This series will cover the basics of Set Theory and how it is applied to relational databases.
George Cantor (1845-1918), a German mathematician, is considered by many to be the father of Set Theory. In his paper published in 1874, “On a Property of the Collection of All Real Algebraic Numbers”, he stated: “A set is a Many that allows itself to be thought of as a One.” His work launched an entire branch of mathematics and introduce many concepts that we take for granted today such as the concept of infinity.
Since the relational model is based upon some of the concepts within set theory, a basic understanding is quite helpful. However, for purposes here, we will limit the application of set theory to the implementation in the relational model. In addition, we will address a much more simplified approach.
To understand how set theory is applied to relational databases, a few basic definitions are required:
- A set is essentially a collection of objects which are grouped together.
- The objects in the set are known as members and those members are related to one another in some fashion.
- For all intents and purposes, a set is treated as a single entity.
- Any operation that is performed against a set is performed against all members of the set simultaneously.
- By definition, a set can be divided into one or more sub-sets based upon some criteria and multiple sets can be merged into a single set.
To give some perspective, following are examples of various sets:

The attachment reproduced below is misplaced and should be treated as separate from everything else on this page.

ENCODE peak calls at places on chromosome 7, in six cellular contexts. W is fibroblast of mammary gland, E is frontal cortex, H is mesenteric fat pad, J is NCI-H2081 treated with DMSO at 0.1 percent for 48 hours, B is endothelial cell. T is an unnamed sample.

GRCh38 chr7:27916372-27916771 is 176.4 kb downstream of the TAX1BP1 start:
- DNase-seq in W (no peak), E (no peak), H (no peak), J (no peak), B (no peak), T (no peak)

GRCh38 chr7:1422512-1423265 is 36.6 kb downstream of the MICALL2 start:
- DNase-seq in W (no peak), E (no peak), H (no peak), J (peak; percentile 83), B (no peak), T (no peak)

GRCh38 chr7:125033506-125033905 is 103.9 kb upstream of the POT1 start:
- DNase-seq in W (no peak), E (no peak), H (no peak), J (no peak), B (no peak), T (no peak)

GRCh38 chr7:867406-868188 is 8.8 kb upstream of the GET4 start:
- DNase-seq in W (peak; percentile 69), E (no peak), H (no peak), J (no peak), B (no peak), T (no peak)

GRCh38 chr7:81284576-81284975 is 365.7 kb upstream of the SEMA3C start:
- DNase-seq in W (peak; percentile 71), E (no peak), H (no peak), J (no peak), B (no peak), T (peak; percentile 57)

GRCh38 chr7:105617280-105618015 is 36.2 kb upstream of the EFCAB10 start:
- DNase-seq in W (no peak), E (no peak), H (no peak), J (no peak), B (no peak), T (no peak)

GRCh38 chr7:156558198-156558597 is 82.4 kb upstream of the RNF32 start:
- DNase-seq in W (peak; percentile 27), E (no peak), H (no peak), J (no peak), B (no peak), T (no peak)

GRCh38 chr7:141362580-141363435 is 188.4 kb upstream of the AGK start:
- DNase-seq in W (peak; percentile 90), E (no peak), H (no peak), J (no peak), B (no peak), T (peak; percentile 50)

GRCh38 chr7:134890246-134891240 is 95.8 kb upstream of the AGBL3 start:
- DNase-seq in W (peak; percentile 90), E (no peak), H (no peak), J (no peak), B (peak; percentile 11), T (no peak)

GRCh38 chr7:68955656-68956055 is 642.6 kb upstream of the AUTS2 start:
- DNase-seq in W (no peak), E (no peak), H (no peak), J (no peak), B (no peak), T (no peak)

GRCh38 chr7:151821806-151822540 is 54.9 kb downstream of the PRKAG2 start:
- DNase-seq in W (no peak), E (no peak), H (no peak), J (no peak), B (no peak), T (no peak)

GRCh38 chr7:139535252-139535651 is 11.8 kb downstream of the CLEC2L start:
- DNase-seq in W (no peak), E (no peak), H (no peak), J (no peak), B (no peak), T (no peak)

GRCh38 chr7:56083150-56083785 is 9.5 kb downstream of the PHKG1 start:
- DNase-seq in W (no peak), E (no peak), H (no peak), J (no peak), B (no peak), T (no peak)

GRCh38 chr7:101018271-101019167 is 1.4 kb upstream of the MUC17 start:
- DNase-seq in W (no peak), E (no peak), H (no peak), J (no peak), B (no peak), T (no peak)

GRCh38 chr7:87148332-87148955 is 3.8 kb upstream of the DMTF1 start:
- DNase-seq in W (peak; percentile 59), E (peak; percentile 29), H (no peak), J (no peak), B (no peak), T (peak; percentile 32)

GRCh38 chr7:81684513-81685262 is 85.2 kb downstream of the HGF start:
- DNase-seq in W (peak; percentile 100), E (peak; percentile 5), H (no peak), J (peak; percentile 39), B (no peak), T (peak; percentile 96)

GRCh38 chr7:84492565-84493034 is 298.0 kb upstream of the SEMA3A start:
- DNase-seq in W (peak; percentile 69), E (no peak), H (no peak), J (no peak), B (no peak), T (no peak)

- Real Numbers (3.14159, 23, -14.76, 256, -12, etc.)
- Countries of the world:
- Fruits (apples, bananas, oranges, peaches, etc.)
- Database professionals (SQL Server, Oracle, etc.)
- Deck of cards
As previously mentioned, sets can be broken into one or more sub-sets:
- Integers (-12, 256, 65536, -351, etc.)
- Countries of Europe:
- Citrus fruits (oranges, lemons, pineapples, etc.)
- SQL Server professionals
- Card Suits (spades, clubs, hearts, diamonds)
Why is this important?
Generally, set theory is typically taught only in Computer Science classes. However, with the focus on the latest trends and fashions in programming, in most curricula, set theory is not usually covered. It’s also true that many database developers started out as programmers utilizing procedural or Object-Oriented Programming Systems (OOPS) such as Java, Ruby-on-Rails, C#, or several other popular languages. Therefore, most database developers have had very little if any exposure to relational database theory.
As a result, set theory is typically avoided like the plague. Many database solutions end up developed in a procedural fashion because that is the mode with which they are comfortable. Most are simply just scared of the prospect of handling set-based operations!
Part 2 will cover the basics of set operations. Your comments and questions are most welcome!